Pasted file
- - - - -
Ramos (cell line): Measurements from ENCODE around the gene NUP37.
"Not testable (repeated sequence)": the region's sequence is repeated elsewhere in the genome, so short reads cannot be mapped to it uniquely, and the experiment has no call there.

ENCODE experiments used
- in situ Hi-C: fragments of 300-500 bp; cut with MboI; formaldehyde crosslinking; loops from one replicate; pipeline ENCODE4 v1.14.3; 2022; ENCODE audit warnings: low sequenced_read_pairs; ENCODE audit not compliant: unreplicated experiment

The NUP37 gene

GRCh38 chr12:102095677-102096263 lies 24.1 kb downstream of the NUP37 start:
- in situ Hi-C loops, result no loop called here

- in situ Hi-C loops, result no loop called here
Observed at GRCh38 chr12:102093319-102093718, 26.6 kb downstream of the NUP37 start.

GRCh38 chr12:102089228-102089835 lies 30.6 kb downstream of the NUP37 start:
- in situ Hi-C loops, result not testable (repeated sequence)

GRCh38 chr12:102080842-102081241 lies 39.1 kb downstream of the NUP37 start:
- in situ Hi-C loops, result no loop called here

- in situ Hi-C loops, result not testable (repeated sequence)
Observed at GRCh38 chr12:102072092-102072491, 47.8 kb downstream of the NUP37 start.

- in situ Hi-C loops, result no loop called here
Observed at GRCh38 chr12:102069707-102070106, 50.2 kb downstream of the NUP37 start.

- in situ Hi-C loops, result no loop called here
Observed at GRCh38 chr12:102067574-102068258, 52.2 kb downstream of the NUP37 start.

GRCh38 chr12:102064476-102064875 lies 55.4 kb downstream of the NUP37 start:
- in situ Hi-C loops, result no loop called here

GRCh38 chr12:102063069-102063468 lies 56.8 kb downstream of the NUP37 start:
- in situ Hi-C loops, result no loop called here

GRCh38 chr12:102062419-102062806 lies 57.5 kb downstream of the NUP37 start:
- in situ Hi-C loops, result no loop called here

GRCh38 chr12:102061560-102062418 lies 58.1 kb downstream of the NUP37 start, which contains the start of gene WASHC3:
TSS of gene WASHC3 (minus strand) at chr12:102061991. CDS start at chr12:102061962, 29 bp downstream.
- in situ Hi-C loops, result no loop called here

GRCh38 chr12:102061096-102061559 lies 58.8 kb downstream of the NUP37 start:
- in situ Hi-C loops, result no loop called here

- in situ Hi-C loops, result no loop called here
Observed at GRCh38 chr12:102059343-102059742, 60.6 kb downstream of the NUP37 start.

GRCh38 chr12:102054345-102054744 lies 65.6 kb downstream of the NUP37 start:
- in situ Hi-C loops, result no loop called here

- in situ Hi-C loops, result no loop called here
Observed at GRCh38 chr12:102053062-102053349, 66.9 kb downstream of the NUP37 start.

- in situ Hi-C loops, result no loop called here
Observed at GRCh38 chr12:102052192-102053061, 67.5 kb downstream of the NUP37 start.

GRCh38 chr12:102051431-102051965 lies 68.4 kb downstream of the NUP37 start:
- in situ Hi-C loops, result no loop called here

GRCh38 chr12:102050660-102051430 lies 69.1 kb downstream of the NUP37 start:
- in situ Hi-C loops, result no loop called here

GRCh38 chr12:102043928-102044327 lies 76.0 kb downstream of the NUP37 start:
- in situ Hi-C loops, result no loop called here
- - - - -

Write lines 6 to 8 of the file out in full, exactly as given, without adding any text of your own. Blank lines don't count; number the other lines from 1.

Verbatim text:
GRCh38 chr12:102095677-102096263 lies 24.1 kb downstream of the NUP37 start:
- in situ Hi-C loops, result no loop called here

- in situ Hi-C loops, result no loop called here